One of the things I learned and I think all of FDA learned during this period of time, is we have many different types of data sets that can be brought to bear. However, we need to learn quickly how to work with these new datasets and how to have credible results that we can trust. That actually was an important aspect of what FDA did as a part of COVID. I think what happened really across all of the research, data, government spaces, through public private partnerships, and other mechanisms, FDA developed new ways of thinking about data sets. I think we saw that really across the entire landscape of people coming to work with data in service of COVID-19.

Q: Would you share some thoughts on the FDA’s independence. It was challenged several times when you were there. Do you think there are enough safeguards of the agency’s independence in place? And do you think the agency’s reputation was harmed during the previous administration?

A: FDA is a science-based public health agency. FDA regulates somewhere between 20% and 25% of the world's economy and has as a direct responsibility to protect and promote public health. There's over 18,000 people that work at FDA and one of the things I learned while I was there is there is an incredible career staff at FDA. These are dedicated scientists, many of whom have been there for a long time. They're dedicated individuals who understand medicine, who understand food, who understand the different products that FDA regulates. What I saw at FDA, is that even in complex environments, where in the world outside of FDA was sort of arguing in different ways, FDA is career staff was able to focus and really focus on doing the right thing, performing thoughtful regulatory review, making hard and judicious decisions, communicating with the public, revising decisions when needed.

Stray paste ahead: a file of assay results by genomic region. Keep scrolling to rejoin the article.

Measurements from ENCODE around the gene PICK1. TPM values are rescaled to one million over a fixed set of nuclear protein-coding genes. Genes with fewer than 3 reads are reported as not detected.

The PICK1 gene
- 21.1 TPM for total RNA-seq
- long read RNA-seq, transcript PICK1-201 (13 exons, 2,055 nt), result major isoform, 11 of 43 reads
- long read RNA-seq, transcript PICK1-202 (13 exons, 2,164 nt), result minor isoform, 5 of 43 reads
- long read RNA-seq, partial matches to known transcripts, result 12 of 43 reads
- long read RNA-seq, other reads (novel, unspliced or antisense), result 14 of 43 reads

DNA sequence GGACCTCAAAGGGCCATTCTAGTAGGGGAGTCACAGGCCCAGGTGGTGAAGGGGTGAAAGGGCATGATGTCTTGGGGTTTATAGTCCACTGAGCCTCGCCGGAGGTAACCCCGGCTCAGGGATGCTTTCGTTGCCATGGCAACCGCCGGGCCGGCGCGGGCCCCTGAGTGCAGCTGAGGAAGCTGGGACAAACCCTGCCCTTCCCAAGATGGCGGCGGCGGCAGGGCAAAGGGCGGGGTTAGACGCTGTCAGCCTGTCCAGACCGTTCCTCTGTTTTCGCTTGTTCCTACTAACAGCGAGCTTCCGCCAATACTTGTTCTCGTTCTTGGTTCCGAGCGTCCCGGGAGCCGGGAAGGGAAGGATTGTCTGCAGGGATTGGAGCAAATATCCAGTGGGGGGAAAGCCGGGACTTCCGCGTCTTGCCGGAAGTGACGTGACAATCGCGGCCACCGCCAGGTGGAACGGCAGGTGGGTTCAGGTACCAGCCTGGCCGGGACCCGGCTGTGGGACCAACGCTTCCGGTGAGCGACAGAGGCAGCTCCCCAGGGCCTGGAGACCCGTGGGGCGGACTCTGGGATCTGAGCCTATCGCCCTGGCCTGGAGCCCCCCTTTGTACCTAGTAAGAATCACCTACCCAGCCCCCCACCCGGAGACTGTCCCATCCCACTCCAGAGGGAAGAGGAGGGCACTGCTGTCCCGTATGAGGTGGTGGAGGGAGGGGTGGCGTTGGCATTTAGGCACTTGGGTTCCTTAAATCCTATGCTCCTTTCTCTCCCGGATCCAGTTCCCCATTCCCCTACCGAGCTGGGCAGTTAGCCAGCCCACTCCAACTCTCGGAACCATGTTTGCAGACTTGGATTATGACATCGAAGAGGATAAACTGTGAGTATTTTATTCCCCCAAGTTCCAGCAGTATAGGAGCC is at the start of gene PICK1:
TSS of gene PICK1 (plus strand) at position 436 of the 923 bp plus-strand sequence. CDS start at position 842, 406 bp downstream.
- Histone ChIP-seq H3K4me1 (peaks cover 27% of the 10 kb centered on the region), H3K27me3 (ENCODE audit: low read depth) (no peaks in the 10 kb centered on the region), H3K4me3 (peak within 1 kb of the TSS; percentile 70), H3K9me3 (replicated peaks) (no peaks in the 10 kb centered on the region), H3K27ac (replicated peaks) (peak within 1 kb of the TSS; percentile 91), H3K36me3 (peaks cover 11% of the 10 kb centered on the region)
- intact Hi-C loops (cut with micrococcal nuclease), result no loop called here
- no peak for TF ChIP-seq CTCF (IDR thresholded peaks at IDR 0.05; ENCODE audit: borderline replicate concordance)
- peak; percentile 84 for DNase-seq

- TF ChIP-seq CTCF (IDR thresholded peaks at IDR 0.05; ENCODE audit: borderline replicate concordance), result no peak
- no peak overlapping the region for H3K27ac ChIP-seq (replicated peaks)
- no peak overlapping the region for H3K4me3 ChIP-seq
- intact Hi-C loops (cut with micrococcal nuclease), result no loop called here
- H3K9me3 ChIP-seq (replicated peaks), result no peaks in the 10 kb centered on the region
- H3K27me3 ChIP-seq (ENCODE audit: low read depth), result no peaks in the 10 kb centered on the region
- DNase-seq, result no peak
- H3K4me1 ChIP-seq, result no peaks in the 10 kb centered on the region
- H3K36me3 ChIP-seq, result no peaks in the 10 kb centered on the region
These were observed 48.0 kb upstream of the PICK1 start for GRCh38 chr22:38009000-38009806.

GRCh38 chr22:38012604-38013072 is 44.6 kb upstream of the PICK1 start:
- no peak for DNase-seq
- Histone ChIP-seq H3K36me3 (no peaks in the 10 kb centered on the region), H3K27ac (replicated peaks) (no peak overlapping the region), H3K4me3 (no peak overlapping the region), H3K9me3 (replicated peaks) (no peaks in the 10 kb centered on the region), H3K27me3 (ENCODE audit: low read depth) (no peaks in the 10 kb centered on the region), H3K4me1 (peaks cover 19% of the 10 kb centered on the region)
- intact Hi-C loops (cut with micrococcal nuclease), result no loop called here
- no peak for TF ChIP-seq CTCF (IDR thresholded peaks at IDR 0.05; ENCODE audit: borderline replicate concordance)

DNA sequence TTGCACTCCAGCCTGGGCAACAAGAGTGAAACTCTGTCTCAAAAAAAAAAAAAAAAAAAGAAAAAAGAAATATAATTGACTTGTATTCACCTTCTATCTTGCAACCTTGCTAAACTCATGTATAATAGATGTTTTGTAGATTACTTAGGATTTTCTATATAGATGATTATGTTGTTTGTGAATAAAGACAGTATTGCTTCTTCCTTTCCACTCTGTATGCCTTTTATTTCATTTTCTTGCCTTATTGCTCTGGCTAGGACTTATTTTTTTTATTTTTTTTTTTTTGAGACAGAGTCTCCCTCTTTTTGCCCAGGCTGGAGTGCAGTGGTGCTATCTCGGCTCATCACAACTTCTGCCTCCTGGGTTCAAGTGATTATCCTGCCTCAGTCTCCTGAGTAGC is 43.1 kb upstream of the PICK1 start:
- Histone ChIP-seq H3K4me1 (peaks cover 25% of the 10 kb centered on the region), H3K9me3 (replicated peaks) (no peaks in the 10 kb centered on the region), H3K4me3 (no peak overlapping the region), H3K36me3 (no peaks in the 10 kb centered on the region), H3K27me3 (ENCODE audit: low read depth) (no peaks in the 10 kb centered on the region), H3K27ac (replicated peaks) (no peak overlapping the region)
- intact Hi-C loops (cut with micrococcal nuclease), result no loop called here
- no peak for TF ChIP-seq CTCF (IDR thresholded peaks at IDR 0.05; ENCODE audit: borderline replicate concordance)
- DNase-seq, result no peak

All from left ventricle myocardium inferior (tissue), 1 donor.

I personally believe we need to have societal safeguards to make sure that an agency like the FDA is able to do its work and focus on the science. It is a science based agency. Therefore, I really believe we need to continue to advance our societal discussion of they understand the importance of FDA is responsibility of following the science and making thoughtful decisions. And we also need to continue important communication with the public about what this looks like for the future.

Q: Did Stephen Hahn consult with you during those episodes? Any thoughts on what could be done to ensure the agency’s independence?

A: So I was both Principal Deputy Commissioner and acting CIO during this incredibly important time of the pandemic. I've really focused on making sure that the career staff and I were able to focus on the science-based public health responsibility of the agency. I personally also focused on making sure that we can bring data and technology to bear both now, in the context of the pandemic, but also in the future to make sure the agency could continue to do its work. I'm really positive that how we got there as it relates to leveraging data and technology and focusing on getting the right work done. And really their work across the agency.

Q: Would you share some thoughts on the length of time it is taking the Biden administration to nominate an FDA commissioner. Does it reflect indecision or perhaps a struggle over the future of the agency?

A: You know, after January 20, I heard really some interesting things from the Biden, Harris administration. I heard an incredible confidence in the senior career leadership of the agency on how to run an agency in a way that keeps your eye on the ball of a science based public health mission and an incredible confidence in the agency leadership to keep doing what needs to be done. With respect to the nomination, I anticipate that the Biden Harris administration is going to nominate somebody when the time is right.

I've come out quite publicly saying I really have confidence in Janet Woodcock and I continue to do so. She's been at the agency for over 35 years and really understands what it means to be at a science based public health agency and to advance regulatory work across time in contemporary and new ways. I think the other thing that she's done since January 20, which is very remarkable, is she's gone from leaving a specific center, to leading an entire agency with her eye on how to you help the whole agency move forward, representing all of the different products of agency regulates. I think that she has shown that there's no question that she is able to keep pushing that forward as a senior leader of the agency.